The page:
Breaking Fad For a lot of Reg readers, home automation is probably an internal affair – that is, if you're using technology, it's probably to control things inside the home, like heating, lighting and so on. And indeed, that also makes up the bulk of what's available when it comes to the major suppliers.
One area that's fairly conspicuous by its absence from the mainstream is entry phones, door access and related tech, aside from things like door opening sensors.
It's true that you can find access control systems from a variety of places, but a lot of stuff is still very much designed to be a stand-alone system. Perhaps part of that is because often those of us who live in a flat tend to put up with what the management have installed. Those who have our own entrance often don't feel the need for such a system.
Still, such a set-up can be useful, for a number of reasons. I work from home in a flat that has its own entrance. Of course I could get up and go to the door, but if someone's simply trying to hustle me for money or for my soul, I'd rather not bother. My old phone system – a Euracom 141 ISDN PBX – is connected to a standard entry phone. Being able to answer the door from anywhere is convenient – whether it's the office, the bath, or the corner shop when I've run out for milk, and the courier inevitably arrives.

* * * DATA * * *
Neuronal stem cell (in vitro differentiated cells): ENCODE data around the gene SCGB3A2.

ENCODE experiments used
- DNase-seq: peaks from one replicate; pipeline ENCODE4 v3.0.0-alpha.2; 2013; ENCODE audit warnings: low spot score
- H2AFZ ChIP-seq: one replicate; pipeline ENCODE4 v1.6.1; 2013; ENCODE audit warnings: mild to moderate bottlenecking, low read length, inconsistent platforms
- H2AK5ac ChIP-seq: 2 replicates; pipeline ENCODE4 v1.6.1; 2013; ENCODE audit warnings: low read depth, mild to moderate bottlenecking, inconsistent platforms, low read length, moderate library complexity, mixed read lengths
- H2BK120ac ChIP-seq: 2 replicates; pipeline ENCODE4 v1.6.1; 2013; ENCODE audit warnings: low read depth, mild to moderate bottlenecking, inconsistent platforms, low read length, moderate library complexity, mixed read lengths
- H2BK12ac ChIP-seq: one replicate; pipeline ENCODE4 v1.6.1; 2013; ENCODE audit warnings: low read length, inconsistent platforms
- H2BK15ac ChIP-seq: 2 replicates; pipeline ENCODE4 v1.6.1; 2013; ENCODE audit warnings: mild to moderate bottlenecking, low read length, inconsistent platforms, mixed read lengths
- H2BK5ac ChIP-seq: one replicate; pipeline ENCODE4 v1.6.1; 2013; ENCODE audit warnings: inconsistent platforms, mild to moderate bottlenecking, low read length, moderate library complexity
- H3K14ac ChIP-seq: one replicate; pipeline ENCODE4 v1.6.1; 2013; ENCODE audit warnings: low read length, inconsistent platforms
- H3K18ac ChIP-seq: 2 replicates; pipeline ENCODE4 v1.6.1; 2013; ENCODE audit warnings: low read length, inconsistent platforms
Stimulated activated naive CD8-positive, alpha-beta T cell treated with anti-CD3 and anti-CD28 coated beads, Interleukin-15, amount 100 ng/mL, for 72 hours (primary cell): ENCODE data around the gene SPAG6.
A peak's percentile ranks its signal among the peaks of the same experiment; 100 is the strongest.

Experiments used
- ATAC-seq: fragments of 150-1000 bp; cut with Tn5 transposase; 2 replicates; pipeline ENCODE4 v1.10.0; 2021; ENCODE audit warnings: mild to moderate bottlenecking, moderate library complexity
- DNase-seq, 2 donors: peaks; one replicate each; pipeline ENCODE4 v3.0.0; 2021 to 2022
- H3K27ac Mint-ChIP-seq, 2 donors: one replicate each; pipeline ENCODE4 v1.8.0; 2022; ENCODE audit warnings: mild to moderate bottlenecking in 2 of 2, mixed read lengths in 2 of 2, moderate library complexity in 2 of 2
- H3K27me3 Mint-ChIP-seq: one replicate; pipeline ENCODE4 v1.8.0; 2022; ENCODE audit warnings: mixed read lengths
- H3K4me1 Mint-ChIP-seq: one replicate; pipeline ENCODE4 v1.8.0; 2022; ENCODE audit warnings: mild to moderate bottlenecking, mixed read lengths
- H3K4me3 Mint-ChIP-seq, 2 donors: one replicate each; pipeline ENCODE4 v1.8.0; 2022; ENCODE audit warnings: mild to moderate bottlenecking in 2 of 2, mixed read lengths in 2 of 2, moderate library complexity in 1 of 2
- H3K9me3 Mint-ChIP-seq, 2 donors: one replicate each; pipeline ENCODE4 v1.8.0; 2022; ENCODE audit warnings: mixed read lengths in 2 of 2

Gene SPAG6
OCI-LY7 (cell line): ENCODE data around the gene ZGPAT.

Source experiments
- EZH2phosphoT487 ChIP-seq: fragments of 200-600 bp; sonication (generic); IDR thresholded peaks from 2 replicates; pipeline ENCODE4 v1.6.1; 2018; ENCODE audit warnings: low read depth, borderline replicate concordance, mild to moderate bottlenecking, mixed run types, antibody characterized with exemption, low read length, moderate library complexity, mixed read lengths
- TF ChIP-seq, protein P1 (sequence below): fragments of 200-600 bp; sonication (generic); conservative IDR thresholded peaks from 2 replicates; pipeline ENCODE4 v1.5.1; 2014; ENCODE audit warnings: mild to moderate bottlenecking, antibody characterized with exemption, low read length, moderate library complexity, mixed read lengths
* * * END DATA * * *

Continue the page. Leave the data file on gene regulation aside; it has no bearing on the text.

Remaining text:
There's more than just that level of convenience. With many of us ordering things online, yet going out to work, taking deliveries can be awkward. A remotely accessible entry system can solve some of that. If you have a porch with a door, for instance, or a garden shed, why not fit an electric lock release, and an entry phone? When a delivery comes, the entry system can call your mobile. If you're in, you open the door, if you're not you release the lock and the package can be stowed safely off the street.
How, though, do you arrange for an entry phone to call your mobile? With my old PBX, that was simple, and a basic two-wire entry phone did the trick. When that was fried in a power cut, I ditched ISDN, ported the numbers to SIP, and now the house runs on 3CX. So how about a VoIP entry phone?
Connecting to an ordinary phone line, the TeleDor lets me answer the front door from anywhere with 3CX
No such luck. There are SIP entry phones from ProTalk and suchlike – but they cost hundreds of pounds, putting them well out of my budget. There are also telephone-based door entry systems available much more cheaply. These are typically designed to connect to a PBX port (or a phone line) and when a button is pressed, dial a specific number. When the call's answered, DTMF tones can be used to trigger a relay to operate an electric lock.